Tuesday, October 15, 2019

The Morning Call--Chinese start walking back the deal

The Morning Call


The Market

The Averages (26787, 2966) sold off modestly yesterday.  However, it was not enough to push either index back below the upper boundary of a developing very short term downtrend thereby negating it in its infancy (a plus for stocks).  Due to the holiday, there was not much volume.  Breadth weakened.   The VIX was down 6 ½%, a surprisingly large decline on such a ho hum trading day (another positive for equities).  For the time being, I am sticking with my assumption that the trend is up. 

            Gold and the dollar were up.  Gold remained above the lower boundary of its pennant formation as well as both MA’s and is in very short term and short term uptrends.  The dollar’s technical position continues strong. 

The bond market was closed yesterday.

            Monday in the charts.

            Morgan Stanley thinks Friday was a top.

            More liquidity problems (must read).



No US economic releases yesterday.  Overseas, August EU industrial production, the September China trade surplus and September German PPI were better than anticipated while September Chinese vehicle sales were disappointing.

            As I am sure you know, investors spent the weekend and yesterday trying to analyze the terms and effects of the US/China trade truce.  Added to the mix was a new request by the Chinese to meet again for more discussion on the deal which only adds more confusion.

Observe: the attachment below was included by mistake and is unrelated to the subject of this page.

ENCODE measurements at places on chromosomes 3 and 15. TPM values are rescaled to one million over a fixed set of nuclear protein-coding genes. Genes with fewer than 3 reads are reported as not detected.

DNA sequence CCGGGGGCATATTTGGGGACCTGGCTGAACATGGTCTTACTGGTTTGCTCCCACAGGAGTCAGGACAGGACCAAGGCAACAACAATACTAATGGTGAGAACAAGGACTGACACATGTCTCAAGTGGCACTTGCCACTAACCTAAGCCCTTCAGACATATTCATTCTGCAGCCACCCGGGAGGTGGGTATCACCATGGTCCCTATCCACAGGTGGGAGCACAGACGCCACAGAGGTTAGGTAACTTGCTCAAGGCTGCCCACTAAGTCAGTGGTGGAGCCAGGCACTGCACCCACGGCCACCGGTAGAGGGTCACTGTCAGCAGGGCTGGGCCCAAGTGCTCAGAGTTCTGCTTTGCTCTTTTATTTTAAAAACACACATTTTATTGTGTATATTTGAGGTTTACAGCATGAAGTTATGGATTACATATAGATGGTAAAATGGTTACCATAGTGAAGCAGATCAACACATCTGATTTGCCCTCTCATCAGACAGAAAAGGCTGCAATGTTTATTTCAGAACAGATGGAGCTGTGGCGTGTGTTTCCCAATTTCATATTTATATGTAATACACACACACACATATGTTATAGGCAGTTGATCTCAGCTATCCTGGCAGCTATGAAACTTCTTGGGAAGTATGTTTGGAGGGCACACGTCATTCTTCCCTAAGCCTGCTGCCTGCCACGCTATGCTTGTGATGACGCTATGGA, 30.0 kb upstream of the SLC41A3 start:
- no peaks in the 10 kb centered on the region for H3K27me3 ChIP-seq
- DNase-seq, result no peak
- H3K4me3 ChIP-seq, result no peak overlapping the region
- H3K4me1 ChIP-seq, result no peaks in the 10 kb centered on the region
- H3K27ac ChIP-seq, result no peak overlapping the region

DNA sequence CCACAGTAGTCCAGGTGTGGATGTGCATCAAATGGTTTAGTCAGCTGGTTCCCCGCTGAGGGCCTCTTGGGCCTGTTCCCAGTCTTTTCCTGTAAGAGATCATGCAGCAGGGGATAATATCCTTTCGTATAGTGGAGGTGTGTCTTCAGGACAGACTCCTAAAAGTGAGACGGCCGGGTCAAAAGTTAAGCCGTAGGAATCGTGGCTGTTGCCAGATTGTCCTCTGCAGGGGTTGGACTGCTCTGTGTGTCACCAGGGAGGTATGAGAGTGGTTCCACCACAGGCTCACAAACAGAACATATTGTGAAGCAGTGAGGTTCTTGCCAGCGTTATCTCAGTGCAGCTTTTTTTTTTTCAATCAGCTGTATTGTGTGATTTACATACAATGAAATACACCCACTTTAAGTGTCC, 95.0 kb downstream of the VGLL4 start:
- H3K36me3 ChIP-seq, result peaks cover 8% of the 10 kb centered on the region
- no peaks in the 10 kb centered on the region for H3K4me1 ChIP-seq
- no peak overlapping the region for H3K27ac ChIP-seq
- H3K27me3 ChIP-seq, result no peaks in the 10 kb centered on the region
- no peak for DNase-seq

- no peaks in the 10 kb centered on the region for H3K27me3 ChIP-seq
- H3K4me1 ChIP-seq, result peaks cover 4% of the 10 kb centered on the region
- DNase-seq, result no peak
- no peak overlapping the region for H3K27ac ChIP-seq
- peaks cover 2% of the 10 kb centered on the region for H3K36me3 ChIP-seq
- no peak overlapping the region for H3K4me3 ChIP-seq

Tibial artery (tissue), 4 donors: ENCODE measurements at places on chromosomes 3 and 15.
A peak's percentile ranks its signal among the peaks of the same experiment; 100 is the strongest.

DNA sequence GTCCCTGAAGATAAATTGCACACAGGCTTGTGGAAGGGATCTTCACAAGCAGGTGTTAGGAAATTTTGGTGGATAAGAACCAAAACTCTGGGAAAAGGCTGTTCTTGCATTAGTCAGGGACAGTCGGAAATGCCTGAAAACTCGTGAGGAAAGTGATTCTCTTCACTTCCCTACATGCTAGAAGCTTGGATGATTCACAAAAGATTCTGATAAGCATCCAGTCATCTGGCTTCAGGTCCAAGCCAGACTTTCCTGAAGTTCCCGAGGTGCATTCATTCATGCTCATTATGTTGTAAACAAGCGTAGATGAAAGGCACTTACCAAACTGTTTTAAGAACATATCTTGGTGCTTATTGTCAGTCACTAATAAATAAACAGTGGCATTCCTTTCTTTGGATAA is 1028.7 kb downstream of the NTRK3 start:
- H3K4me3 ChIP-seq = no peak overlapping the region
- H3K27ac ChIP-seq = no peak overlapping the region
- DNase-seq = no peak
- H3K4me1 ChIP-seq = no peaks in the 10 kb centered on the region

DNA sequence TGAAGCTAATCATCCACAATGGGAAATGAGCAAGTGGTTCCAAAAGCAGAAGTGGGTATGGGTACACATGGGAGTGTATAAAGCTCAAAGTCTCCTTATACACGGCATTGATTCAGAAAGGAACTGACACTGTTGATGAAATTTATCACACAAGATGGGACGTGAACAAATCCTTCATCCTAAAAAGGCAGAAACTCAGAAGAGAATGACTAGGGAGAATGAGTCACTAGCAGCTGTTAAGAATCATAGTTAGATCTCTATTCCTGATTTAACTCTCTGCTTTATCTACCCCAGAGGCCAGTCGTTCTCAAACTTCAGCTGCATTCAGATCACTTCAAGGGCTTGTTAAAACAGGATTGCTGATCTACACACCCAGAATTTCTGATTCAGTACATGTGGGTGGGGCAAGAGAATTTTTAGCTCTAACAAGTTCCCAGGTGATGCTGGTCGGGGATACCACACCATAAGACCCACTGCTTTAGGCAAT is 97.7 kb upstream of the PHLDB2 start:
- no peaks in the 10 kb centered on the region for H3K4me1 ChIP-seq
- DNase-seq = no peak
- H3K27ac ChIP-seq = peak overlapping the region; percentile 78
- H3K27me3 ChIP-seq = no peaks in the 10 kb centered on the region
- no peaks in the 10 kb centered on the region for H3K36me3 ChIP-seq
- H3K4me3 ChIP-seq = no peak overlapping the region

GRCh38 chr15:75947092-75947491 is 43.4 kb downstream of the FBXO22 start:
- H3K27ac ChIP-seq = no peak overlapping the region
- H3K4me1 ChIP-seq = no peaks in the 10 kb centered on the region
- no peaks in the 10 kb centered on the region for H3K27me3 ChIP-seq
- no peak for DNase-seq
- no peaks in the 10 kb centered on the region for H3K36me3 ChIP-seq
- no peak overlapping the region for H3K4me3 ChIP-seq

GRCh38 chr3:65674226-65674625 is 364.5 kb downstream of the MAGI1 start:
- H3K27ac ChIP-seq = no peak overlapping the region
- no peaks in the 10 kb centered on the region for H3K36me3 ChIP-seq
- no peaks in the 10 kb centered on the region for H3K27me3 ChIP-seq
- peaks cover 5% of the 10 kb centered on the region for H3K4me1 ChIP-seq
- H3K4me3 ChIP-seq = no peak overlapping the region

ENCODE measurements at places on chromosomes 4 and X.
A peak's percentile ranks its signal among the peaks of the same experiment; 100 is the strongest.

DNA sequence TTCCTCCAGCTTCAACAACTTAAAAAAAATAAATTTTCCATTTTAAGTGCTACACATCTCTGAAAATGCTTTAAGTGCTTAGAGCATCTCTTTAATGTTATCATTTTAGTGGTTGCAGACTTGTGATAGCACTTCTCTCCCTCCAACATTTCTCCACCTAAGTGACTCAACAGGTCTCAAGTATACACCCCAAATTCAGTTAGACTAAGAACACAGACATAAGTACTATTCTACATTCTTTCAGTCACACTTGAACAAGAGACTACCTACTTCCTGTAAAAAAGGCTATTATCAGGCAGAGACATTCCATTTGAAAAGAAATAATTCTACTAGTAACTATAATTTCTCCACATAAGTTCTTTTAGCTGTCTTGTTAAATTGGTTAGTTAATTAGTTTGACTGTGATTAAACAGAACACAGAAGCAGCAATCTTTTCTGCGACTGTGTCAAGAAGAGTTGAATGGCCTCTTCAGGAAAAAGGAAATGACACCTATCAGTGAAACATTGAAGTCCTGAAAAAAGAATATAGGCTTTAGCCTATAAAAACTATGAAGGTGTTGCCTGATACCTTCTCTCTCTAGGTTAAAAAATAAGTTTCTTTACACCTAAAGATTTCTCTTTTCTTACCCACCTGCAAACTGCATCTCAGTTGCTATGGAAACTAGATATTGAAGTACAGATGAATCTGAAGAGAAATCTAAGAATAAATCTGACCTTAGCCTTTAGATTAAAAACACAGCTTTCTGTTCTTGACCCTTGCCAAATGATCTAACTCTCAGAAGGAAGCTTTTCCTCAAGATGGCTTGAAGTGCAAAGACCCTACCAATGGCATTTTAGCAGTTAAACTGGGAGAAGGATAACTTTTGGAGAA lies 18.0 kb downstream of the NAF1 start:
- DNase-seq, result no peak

***overnight, the Chinese begin the walk back from the deal.

            Thoughts on the trade truce from:

            The Money Illusion
            The American Institute of Economic Research.


            Alliance Bernstein.

            Bottom line:  stay focused on the long term.  Right now, stock prices are a short hair off their all-time highs.  So, in my opinion, least some portion of a trade deal is priced in.  Regrettably, consensus seems to be growing that, assuming an agreement is actually signed, the economic impact on the US/globe will be marginal.  Clearly, if subsequent ‘phases’ produce a meaningful change in China’s industrial policy and IP theft, that would be a major positive.  But I think that it makes little sense to start marking up valuations based on what we know so far.

            More on valuations (must read).

            Dividends can lie.

    News on Stocks in Our Portfolios
Johnson & Johnson (NYSE:JNJ): Q3 Non-GAAP EPS of $2.12 beats by $0.11; GAAP EPS of $1.81 beats by $0.23.
Revenue of $20.73B (+1.9% Y/Y) beats by $590M.

BlackRock (NYSE:BLK): Q3 Non-GAAP EPS of $7.15 beats by $0.16; GAAP EPS of $7.15 beats by $0.24.
Revenue of $3.69B (+3.1% Y/Y) in-line.


   This Week’s Data

          Month to date retail chain store sales continued to decline versus the prior week.


            September Chinese CPI came in at +0.9% versus forecasts of +0.7%; loan growth was up 12.5% versus +12.3%.

            August Japanese industrial production fell 1.2%, in line while capacity utilization declined 2.9% versus -0.2%,

            July UK employment fell 56,000 versus estimates of +23,000; August average earnings rose 3.8% versus +4.0%.

            October EU economic sentiment was reported at -23.5 versus consensus of -33.0; German economic sentiment was -22.5 versus -27.0.


What I am reading today

            The 2020 Social Security COLA has been announced.

            A fish that breathes air on land.

            Your higher education dollars at work.

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